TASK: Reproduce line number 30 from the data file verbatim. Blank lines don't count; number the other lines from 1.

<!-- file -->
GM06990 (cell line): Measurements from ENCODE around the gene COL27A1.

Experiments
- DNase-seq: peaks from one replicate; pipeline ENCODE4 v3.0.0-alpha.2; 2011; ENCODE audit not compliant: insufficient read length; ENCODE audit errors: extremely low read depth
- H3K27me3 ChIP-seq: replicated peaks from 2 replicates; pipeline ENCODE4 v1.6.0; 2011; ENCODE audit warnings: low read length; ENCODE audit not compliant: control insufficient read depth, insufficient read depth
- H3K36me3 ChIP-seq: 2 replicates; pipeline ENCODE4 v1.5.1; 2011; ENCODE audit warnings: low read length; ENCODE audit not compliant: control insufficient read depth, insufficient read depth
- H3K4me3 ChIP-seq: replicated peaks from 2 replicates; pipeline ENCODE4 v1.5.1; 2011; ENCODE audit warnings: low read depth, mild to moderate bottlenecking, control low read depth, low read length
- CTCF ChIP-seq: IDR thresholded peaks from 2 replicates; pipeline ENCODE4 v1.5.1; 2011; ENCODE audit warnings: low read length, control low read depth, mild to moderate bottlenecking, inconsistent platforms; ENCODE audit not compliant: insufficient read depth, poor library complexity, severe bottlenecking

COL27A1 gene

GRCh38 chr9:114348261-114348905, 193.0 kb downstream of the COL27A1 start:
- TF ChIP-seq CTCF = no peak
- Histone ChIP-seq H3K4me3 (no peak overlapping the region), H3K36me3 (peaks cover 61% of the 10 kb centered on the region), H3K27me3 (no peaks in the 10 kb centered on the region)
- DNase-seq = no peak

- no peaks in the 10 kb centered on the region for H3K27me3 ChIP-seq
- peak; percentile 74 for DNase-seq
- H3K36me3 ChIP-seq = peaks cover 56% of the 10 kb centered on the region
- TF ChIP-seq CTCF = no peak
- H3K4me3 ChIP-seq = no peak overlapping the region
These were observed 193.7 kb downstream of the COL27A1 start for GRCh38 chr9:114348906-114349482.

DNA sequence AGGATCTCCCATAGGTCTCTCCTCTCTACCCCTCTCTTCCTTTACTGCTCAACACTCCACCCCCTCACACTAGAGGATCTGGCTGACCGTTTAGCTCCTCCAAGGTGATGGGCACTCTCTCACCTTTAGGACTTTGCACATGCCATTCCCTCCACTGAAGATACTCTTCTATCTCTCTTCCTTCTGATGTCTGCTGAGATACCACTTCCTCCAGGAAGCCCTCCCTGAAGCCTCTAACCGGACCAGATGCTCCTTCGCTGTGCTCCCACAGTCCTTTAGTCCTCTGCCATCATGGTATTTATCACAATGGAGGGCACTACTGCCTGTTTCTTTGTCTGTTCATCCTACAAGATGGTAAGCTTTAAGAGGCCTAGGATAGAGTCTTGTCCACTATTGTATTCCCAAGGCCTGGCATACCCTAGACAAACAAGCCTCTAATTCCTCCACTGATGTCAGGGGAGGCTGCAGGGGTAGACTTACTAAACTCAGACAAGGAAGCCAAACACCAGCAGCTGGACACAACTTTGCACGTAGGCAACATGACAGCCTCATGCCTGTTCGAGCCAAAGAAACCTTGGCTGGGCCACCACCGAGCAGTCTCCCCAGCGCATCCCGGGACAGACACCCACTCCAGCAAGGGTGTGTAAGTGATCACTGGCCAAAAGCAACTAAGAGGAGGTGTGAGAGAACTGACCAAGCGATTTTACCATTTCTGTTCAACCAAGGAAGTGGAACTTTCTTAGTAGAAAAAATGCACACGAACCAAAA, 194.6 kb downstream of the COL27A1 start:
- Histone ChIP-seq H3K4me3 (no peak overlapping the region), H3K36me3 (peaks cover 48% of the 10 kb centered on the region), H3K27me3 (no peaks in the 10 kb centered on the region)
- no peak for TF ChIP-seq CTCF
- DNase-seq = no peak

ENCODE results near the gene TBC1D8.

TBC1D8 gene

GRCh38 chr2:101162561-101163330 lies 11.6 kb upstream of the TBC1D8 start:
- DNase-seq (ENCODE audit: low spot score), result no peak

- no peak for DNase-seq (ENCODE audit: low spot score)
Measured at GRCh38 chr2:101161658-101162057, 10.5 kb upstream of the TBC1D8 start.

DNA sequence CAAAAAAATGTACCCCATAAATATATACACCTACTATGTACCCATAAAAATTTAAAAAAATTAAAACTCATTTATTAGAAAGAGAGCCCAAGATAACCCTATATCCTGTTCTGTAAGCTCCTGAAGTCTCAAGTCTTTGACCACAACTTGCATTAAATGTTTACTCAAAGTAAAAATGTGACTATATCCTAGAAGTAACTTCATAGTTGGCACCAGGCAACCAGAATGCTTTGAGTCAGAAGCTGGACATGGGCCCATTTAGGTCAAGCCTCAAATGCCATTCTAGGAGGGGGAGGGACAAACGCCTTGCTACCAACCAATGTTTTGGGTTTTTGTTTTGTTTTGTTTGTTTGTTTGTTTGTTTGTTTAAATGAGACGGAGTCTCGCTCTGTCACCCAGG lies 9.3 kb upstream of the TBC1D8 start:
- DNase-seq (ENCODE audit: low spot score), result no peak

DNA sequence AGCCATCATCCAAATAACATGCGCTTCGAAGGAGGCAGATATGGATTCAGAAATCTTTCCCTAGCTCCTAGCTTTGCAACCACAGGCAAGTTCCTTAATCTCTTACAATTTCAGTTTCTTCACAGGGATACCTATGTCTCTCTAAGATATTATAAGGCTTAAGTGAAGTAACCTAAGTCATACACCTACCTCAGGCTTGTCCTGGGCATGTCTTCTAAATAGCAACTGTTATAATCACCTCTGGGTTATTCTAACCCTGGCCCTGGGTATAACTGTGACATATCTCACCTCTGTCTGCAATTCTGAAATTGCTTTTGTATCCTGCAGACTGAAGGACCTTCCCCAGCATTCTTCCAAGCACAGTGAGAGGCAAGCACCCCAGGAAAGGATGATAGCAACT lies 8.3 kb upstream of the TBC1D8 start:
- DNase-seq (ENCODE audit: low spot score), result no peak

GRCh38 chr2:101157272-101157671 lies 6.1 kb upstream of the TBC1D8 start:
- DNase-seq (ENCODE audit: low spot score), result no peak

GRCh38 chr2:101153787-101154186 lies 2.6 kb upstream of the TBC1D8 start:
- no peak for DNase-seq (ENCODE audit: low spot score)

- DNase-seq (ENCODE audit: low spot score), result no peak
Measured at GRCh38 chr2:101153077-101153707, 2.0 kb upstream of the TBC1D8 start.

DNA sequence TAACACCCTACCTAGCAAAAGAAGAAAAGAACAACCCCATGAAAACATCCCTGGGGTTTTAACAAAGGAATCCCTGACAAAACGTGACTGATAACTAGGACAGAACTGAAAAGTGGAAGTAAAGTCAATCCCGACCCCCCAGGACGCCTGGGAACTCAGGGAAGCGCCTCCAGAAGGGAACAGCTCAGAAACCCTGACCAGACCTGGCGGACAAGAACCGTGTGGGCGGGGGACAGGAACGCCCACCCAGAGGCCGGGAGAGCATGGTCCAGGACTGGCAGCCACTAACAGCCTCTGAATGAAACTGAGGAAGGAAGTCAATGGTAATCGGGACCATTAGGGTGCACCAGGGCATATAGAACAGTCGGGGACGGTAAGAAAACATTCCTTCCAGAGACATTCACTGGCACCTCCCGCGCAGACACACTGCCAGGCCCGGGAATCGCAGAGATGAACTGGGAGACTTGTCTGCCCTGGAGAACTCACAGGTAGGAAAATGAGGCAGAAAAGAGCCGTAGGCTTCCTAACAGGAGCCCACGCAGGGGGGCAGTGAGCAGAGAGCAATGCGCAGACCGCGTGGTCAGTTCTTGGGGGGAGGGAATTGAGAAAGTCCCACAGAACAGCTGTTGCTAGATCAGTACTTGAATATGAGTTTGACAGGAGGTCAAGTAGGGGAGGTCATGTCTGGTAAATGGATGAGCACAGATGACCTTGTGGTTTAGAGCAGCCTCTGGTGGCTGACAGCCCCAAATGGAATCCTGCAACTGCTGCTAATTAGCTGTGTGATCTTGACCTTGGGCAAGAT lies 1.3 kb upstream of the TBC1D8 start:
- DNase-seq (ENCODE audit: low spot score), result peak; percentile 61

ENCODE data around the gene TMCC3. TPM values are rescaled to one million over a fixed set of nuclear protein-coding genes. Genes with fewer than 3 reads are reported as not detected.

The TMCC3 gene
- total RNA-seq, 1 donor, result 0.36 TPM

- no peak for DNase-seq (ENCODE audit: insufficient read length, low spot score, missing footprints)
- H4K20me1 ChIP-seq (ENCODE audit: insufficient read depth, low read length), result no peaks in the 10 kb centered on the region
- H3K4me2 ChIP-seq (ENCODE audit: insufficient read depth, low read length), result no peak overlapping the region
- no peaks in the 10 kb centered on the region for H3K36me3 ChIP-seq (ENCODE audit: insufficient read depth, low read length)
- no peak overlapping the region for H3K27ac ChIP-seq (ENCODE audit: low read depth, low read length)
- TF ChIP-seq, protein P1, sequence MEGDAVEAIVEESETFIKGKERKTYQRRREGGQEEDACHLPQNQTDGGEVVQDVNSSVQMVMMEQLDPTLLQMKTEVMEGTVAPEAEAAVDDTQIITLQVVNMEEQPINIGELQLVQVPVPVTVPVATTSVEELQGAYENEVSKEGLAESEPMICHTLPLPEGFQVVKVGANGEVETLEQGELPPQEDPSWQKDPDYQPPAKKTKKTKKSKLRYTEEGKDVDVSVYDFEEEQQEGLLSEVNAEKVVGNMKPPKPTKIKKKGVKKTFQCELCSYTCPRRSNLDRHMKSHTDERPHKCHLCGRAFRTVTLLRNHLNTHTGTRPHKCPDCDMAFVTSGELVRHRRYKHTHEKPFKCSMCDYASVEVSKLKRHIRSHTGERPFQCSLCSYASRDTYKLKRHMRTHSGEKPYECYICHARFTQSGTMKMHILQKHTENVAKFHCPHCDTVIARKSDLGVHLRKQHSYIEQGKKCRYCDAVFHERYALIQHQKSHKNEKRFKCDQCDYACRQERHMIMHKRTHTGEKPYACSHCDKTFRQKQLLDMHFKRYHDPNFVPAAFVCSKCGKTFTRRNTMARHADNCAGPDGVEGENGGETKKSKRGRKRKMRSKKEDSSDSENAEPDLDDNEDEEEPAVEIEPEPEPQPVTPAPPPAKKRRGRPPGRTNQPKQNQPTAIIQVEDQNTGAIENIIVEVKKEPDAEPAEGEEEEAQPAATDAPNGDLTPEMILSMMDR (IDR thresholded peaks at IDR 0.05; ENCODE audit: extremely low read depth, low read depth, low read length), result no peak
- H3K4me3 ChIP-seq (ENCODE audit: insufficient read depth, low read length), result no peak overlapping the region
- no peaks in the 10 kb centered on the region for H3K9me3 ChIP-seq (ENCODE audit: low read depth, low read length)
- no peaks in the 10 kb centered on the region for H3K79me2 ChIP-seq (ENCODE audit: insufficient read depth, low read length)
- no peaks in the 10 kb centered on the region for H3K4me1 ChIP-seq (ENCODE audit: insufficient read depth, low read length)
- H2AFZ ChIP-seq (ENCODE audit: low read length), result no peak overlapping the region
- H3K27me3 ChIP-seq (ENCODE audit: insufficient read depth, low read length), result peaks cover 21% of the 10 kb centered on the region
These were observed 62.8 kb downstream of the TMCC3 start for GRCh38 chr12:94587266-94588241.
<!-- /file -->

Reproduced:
- DNase-seq (ENCODE audit: low spot score), result no peak